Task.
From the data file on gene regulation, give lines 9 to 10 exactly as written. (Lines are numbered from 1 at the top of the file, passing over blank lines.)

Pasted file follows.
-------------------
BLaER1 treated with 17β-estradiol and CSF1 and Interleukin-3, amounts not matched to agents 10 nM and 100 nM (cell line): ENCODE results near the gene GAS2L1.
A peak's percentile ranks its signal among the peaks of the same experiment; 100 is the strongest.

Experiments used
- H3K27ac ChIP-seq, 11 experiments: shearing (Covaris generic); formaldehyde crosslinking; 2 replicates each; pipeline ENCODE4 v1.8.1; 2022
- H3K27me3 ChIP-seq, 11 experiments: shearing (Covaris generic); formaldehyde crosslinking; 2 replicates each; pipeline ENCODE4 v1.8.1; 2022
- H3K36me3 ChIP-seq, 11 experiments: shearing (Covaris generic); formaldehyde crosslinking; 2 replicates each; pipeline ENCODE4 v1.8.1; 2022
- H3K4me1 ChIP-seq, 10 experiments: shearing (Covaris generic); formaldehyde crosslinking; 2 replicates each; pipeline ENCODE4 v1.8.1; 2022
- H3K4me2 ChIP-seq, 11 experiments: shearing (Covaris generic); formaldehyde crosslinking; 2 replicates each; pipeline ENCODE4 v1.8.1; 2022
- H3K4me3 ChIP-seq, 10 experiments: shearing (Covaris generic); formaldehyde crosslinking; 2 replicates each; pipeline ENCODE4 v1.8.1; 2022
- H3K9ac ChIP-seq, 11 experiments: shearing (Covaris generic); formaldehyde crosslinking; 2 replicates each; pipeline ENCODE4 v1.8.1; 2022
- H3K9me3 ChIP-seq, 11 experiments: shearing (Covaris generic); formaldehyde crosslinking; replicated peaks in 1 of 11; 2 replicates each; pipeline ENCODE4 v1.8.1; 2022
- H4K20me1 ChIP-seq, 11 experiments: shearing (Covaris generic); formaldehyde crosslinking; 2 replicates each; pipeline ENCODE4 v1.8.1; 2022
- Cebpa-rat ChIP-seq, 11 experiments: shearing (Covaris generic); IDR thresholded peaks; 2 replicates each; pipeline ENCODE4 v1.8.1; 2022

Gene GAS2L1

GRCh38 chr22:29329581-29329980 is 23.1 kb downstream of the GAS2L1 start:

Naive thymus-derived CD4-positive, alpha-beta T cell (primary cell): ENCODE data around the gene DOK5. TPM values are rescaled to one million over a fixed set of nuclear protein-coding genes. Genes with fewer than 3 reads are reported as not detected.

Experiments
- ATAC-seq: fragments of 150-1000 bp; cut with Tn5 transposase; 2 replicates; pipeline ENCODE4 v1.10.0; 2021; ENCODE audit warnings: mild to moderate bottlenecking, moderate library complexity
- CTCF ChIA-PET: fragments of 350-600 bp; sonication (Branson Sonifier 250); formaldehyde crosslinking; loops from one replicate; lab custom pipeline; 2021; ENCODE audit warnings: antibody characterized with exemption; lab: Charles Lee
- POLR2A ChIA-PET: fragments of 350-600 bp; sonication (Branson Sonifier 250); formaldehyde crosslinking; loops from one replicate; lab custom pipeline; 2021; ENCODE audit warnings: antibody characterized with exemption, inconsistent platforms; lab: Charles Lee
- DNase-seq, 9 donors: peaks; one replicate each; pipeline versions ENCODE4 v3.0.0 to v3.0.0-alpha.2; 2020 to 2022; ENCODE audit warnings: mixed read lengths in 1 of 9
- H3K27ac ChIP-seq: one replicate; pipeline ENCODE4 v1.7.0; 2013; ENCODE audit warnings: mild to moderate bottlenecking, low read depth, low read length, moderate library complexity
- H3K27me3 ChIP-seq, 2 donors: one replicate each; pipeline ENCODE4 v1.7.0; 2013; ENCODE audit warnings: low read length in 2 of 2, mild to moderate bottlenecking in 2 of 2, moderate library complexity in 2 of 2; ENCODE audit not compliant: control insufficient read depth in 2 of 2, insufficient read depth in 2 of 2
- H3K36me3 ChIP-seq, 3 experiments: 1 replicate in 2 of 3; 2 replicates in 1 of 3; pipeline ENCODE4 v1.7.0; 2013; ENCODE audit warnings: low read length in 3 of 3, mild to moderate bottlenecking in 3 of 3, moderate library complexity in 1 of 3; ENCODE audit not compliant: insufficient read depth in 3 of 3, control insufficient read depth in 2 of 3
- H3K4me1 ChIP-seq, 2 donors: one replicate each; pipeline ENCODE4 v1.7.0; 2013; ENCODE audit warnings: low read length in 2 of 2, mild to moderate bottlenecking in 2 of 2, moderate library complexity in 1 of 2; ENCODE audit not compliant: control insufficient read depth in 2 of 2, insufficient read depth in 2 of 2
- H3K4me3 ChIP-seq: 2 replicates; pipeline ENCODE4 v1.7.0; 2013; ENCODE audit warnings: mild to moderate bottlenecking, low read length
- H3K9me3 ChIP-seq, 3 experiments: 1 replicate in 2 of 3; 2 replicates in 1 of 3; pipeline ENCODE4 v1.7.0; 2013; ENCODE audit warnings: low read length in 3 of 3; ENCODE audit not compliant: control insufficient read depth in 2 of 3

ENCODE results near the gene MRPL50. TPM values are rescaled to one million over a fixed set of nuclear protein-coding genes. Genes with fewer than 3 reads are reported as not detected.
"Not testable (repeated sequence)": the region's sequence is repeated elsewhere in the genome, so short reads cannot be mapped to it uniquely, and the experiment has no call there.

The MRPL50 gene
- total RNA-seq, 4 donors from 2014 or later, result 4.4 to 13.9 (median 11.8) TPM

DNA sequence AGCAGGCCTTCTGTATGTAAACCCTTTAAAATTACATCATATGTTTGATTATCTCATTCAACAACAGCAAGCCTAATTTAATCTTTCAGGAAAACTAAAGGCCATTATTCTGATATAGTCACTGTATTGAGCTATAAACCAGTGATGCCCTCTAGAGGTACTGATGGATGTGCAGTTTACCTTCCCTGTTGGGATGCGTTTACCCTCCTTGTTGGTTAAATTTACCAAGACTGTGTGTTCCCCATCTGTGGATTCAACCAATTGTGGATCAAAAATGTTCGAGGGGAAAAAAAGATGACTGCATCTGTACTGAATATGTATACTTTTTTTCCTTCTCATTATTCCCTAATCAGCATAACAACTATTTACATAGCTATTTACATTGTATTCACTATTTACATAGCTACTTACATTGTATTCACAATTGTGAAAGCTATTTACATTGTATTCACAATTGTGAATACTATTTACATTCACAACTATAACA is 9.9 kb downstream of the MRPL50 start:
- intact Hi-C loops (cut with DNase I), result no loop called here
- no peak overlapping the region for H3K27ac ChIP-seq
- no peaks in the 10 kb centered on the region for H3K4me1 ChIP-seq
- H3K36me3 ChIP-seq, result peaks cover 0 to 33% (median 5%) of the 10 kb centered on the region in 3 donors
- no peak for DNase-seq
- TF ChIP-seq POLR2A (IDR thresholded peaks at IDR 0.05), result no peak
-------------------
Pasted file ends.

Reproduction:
- H3K4me3 ChIP-seq, 10 experiments: shearing (Covaris generic); formaldehyde crosslinking; 2 replicates each; pipeline ENCODE4 v1.8.1; 2022
- H3K9ac ChIP-seq, 11 experiments: shearing (Covaris generic); formaldehyde crosslinking; 2 replicates each; pipeline ENCODE4 v1.8.1; 2022